Then, when I moved to college, I would spend my days being almost completely silent. Friends were very few and far between and I mostly spent my lunch breaks lost in my own thoughts rather than mixing with others. Back into the present day and I am still sensitive to noise and do not talk at length. At Uni, I can go days without uttering a word and whilst to others this may appear to be a sad admission, for me this is just me being my authentic self.

I prefer articulating my thoughts through writing rather than expressing myself verbally and personally I do not see why this should be viewed as sad or shameful. The world is made-up of a extremely vast range of people, it has to be because social progress requires variety. Some people are very extroverted and use their voice with great authority and they are valid in themselves. Other people, like me, chose other avenues which do not require so much verbal communication and we too are valid. There is whole host of different characters and personalities which fill the void in between these two extremes and guess what? All of those people are valid as well.

5 Tips For When It Is Your Time Of The Month

1) Do light yoga

Emphasis on the word ‘light’! Doing intensive poses and pushing your body too hard could lead to you straining parts of your body which is the last thing you need if you are already suffering from menstrual cramps. Instead, do poses which will slowly stretch-out and ease your abdominal area, such as the Child’s Pose and the Bridge, which both open-up your hips and can help to release tension in the area. Hopefully, practicing yoga will help reduce the intensity of your cramps, distract you from any pain you are feeling and give you a mental boost as you can feel proud of yourself for looking after and staying in tune with your body.

2) Be patient with yourself

When you are on your period or your pre-menstrual phase, it may feel easy to get frustrated and annoyed with yourself. Whilst you will probably have the same amount of work or tasks to do as you have at every other time of the month, during your period your body calls you to slow down and give yourself some rest. During this time of the month, it is natural for you to not feel as physically energised or capable of intense work as you might wish. However, this does not serve as a reason to beat yourself up over your slower pace or emotional outbursts, be kind to yourself instead. Also, listen to your body and do not push yourself to exhaustion just to prove a point, it is not worth it and you will regret tiring yourself out when you wake-up the next morning feeling like a zombie!

3) Drink lots of water

Multiple studies have demonstrated that you are more likely to become dehydrated during your period due to the loss of blood and bodily fluids which occurs. In addition, the changes which occur in your hormones, especially the reduction in your levels of estrogen, at this part of your cycle can leave your body less able to retain water. So, make it a priority to restore your hydration levels during your period and drink plenty of water. This will help you to feel less fatigued and can also combat any feelings of weakness you may experience.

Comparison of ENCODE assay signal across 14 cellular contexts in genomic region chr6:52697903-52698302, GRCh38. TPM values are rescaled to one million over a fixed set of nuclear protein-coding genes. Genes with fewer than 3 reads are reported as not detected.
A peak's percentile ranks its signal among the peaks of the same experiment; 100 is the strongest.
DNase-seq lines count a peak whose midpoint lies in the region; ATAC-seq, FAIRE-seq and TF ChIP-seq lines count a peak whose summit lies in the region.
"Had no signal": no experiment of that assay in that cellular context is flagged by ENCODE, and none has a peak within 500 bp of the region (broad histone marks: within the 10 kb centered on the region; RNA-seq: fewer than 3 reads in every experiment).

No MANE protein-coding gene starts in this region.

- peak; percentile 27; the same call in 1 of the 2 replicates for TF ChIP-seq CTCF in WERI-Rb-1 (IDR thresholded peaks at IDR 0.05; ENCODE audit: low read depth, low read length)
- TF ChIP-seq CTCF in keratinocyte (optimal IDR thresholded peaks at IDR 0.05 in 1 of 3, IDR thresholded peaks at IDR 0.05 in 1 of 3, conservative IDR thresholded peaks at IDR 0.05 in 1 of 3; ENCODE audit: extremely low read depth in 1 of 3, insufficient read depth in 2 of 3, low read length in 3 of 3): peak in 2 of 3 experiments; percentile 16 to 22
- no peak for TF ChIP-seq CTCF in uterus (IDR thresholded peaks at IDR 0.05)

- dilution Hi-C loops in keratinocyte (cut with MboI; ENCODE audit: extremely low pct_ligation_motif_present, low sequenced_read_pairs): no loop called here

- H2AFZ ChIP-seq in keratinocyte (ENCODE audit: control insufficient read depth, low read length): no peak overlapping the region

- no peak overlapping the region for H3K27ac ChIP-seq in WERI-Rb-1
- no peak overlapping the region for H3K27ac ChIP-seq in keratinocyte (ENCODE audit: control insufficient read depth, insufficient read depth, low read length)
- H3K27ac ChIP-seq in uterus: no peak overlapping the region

4) Consume foods rich in iron

Losing blood has the knock-on effect of lowering the levels of iron in your body which in turn can leave you feeling tired and weak. Therefore, eating foods rich in iron will help to restore its levels in your body. For me, as I do not eat meat, spinach is a great go-to iron booster and green juices are great for boosting my energy levels during my time of the month.

5) Be comfortable in your own skin

I don’t know about you but, especially when I was younger, I was made to feel ashamed about being on my period and at school it felt necessary to hide being on your period at all costs in order to avoid incessant jibes and teasing from the boys in your year (if one boy caught a glimpse of a packet of sanitary pads, it would be common knowledge within the hour that you were on your period!). As a result, I used to feel dirty and disgusting during my time of the month and loathe my body for putting me through the ordeal. However, as I have grown-up, I’ve realised that this NATURAL process, is not something to be embarrassed about or feel any kind of guilt over (how many times can I say that it is NATURAL?!). In fact, you should damn well feel proud of yourself for literally working through one of you internal organs shedding its lining and dealing with all the complications which come with it. Seriously, give yourself a moment of appreciation right now for your inner strength and power. So do not let anyone else’s immaturity effect you, rise above it and smile to yourself with the knowledge that they actually think their stupid words could have any impact on you.

For more information about what you can do to make your period more comfortable, check out these resources below: